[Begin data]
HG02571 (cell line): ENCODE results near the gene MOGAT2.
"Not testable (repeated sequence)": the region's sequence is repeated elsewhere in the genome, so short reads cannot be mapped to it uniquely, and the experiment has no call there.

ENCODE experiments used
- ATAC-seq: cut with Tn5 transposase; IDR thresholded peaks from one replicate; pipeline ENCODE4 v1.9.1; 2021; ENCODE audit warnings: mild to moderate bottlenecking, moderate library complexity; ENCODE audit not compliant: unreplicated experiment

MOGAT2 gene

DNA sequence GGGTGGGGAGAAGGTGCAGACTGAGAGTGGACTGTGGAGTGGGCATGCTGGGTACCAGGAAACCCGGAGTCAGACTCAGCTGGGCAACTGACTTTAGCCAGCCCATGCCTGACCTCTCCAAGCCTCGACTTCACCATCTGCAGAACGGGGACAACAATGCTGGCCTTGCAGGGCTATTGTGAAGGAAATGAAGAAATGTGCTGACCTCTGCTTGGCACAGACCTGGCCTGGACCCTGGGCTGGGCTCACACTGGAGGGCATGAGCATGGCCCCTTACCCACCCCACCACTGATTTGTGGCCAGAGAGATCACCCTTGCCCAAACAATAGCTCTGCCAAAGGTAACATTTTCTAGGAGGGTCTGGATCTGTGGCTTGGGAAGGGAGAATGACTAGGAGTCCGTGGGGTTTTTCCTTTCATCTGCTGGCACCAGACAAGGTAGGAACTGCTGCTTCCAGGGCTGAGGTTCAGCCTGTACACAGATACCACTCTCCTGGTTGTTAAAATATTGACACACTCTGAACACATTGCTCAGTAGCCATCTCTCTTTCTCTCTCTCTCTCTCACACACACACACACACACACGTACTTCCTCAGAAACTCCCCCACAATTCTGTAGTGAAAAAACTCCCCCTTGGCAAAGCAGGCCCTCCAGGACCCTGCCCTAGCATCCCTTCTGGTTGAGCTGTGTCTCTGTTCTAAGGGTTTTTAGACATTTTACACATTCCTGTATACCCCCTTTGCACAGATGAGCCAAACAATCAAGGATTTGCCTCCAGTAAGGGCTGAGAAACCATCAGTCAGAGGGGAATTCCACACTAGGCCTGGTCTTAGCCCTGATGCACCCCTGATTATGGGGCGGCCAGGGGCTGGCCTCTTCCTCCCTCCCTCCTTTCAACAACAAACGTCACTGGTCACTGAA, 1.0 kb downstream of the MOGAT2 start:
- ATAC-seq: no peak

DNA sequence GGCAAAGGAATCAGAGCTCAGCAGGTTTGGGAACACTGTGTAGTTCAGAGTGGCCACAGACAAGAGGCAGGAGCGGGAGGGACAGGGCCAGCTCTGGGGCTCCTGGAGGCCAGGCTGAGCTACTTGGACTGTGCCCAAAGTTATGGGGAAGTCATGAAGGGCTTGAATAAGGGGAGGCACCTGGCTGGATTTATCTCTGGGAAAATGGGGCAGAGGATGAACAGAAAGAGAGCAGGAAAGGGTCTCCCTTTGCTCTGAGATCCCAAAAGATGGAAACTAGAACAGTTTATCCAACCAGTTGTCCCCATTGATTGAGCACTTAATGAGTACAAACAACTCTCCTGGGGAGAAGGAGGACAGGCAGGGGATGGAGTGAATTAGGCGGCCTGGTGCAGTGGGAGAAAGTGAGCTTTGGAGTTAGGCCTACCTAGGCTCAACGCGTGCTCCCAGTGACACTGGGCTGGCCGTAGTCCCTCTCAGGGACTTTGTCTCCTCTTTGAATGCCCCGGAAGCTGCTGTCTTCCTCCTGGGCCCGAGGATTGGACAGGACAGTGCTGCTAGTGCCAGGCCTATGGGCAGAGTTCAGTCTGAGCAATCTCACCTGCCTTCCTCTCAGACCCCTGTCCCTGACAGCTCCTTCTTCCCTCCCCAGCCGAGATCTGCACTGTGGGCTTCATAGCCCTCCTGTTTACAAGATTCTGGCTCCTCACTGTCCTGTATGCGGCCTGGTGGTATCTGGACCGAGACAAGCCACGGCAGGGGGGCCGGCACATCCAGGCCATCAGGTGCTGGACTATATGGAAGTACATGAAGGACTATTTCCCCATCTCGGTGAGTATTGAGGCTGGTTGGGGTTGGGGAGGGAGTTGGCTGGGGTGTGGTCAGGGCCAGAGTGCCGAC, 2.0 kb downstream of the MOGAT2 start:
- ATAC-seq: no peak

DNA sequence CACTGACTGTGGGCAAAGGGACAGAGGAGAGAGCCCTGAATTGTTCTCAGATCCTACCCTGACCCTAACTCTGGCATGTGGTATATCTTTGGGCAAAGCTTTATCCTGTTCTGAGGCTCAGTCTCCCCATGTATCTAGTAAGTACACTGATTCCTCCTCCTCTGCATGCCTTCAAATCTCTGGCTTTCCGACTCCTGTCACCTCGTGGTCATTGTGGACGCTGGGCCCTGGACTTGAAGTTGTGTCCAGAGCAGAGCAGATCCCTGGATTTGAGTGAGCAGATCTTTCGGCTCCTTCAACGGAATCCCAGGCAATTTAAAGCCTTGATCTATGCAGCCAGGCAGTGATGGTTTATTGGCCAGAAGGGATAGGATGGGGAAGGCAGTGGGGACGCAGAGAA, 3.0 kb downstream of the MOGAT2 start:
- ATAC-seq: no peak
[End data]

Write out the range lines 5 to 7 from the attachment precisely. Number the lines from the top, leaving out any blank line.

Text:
MOGAT2 gene

DNA sequence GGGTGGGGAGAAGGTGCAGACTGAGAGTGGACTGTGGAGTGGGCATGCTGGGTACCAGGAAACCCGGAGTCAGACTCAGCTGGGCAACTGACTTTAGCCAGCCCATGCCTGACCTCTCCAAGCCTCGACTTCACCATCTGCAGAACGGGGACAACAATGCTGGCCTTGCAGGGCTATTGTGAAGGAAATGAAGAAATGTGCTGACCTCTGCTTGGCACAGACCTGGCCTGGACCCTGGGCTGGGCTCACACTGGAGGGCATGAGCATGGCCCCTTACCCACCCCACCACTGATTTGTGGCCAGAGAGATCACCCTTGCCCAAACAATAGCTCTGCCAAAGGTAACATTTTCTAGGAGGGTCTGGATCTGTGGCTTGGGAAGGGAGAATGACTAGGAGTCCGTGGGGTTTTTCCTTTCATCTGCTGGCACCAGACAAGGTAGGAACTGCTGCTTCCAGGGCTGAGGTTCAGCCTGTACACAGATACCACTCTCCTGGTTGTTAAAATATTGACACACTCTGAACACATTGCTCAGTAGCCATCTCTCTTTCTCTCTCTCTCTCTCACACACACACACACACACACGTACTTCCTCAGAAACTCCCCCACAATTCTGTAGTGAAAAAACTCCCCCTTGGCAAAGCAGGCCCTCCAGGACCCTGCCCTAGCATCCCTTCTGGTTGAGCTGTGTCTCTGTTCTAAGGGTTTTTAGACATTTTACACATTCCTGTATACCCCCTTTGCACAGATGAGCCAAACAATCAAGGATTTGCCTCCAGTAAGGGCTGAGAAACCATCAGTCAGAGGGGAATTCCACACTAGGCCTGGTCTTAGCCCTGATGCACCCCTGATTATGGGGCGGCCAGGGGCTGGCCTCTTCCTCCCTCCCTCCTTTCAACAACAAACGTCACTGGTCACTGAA, 1.0 kb downstream of the MOGAT2 start:
- ATAC-seq: no peak